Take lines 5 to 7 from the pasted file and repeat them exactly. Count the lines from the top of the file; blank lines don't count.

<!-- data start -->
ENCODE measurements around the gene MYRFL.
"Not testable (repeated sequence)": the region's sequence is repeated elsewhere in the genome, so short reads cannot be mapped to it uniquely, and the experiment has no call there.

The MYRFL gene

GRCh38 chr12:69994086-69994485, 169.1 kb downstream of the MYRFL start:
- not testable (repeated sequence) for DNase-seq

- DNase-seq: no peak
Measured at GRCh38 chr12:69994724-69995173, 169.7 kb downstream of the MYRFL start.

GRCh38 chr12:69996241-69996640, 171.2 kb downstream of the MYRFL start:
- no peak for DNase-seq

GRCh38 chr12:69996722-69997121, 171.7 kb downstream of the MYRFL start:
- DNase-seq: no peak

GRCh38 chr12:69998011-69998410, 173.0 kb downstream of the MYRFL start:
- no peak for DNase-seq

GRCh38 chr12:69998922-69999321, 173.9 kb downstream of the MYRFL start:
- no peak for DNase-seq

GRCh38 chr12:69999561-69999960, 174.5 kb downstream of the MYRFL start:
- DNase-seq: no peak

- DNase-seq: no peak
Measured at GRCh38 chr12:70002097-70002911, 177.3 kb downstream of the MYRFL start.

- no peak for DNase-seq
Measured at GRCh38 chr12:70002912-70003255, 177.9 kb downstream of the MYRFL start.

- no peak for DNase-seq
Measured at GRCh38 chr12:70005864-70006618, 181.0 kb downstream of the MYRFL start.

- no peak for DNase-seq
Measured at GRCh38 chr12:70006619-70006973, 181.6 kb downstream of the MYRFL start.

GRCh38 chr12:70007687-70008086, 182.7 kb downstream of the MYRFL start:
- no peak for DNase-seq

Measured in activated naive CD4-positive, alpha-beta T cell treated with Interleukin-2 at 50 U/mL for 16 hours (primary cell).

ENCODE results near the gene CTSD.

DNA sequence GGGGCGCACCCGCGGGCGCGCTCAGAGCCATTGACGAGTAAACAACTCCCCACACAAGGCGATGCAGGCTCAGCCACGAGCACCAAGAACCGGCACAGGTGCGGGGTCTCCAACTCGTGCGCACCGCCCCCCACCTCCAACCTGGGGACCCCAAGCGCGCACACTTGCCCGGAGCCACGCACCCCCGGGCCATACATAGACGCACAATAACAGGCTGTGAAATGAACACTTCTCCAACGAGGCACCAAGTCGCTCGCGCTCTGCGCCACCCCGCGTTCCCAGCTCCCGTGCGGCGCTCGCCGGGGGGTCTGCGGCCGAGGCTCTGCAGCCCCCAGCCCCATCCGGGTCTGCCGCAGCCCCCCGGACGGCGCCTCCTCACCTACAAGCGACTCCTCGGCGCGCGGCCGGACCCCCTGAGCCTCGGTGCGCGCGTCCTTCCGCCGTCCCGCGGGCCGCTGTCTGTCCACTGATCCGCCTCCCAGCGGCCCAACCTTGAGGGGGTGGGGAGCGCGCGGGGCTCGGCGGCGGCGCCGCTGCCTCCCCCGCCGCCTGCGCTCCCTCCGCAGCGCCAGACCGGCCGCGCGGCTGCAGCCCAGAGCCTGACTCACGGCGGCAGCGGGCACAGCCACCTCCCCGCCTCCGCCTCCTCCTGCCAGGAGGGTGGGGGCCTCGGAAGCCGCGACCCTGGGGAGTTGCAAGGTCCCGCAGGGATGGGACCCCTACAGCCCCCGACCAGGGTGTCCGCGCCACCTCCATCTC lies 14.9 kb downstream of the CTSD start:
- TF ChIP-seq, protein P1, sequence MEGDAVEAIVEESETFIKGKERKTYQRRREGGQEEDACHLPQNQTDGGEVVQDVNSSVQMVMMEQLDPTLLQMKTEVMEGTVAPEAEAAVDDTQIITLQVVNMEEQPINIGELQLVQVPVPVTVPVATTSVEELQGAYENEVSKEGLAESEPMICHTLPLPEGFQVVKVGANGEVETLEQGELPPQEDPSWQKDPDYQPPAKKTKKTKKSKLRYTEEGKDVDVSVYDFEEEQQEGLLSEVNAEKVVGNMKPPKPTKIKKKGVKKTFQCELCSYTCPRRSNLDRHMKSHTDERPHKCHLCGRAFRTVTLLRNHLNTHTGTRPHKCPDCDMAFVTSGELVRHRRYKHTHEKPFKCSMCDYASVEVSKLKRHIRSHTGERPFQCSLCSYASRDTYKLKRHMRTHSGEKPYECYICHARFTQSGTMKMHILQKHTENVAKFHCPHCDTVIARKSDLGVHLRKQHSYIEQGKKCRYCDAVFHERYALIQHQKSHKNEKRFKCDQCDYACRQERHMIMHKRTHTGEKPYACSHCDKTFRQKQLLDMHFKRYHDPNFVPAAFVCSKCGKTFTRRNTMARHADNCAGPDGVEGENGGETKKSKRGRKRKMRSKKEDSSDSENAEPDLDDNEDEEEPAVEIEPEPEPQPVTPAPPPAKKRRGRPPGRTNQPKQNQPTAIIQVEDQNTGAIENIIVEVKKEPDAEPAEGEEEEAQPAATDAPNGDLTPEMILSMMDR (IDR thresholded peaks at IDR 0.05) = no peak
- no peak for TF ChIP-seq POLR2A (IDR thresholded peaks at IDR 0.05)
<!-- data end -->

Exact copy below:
- not testable (repeated sequence) for DNase-seq

- DNase-seq: no peak
Measured at GRCh38 chr12:69994724-69995173, 169.7 kb downstream of the MYRFL start.